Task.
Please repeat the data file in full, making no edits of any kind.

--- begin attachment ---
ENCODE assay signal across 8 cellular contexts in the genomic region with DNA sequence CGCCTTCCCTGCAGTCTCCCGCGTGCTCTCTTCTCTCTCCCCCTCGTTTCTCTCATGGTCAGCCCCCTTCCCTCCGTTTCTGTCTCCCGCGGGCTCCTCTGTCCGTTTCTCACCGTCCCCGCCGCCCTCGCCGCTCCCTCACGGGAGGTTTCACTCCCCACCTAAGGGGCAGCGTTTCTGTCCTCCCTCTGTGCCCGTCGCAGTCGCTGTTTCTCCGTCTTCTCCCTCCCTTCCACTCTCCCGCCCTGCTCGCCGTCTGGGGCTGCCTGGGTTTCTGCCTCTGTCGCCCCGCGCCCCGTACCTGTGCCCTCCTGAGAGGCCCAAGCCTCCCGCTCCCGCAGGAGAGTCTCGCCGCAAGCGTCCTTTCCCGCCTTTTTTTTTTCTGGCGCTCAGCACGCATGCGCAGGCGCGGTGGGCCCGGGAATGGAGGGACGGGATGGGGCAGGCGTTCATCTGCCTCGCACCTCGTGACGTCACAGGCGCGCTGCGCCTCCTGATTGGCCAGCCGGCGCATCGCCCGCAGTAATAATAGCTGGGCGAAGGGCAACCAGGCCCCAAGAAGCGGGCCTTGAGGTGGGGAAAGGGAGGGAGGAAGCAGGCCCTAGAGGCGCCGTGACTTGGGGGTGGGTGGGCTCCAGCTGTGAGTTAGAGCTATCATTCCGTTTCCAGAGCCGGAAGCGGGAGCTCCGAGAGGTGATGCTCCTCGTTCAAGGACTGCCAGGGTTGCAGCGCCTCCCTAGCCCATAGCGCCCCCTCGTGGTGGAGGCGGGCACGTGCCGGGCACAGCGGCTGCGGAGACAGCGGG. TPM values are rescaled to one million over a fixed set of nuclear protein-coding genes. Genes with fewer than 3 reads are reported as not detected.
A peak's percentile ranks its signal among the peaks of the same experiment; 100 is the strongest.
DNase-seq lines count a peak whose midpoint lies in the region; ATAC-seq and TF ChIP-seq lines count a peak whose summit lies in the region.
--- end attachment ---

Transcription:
ENCODE assay signal across 8 cellular contexts in the genomic region with DNA sequence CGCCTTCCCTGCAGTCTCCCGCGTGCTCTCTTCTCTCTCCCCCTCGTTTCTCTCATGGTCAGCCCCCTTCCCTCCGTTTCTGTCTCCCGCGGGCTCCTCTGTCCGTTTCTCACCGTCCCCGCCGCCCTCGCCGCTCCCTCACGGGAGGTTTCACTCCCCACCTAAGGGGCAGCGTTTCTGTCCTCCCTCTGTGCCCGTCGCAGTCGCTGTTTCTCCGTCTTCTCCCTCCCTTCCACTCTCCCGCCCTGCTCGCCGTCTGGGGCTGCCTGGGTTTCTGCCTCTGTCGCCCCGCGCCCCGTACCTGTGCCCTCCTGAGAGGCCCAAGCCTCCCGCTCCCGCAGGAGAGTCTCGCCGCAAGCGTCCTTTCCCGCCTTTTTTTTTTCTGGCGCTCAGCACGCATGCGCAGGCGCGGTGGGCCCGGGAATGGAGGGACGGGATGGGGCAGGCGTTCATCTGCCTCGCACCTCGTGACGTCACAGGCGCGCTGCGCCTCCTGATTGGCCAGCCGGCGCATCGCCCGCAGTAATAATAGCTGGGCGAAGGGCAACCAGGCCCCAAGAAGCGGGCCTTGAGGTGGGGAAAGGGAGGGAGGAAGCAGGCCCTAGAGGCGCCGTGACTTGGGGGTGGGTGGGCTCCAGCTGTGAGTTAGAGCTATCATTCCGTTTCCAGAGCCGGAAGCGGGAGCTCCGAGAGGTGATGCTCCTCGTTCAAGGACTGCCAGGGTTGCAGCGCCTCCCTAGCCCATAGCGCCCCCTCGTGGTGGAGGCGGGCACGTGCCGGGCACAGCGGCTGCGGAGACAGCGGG. TPM values are rescaled to one million over a fixed set of nuclear protein-coding genes. Genes with fewer than 3 reads are reported as not detected.
A peak's percentile ranks its signal among the peaks of the same experiment; 100 is the strongest.
DNase-seq lines count a peak whose midpoint lies in the region; ATAC-seq and TF ChIP-seq lines count a peak whose summit lies in the region.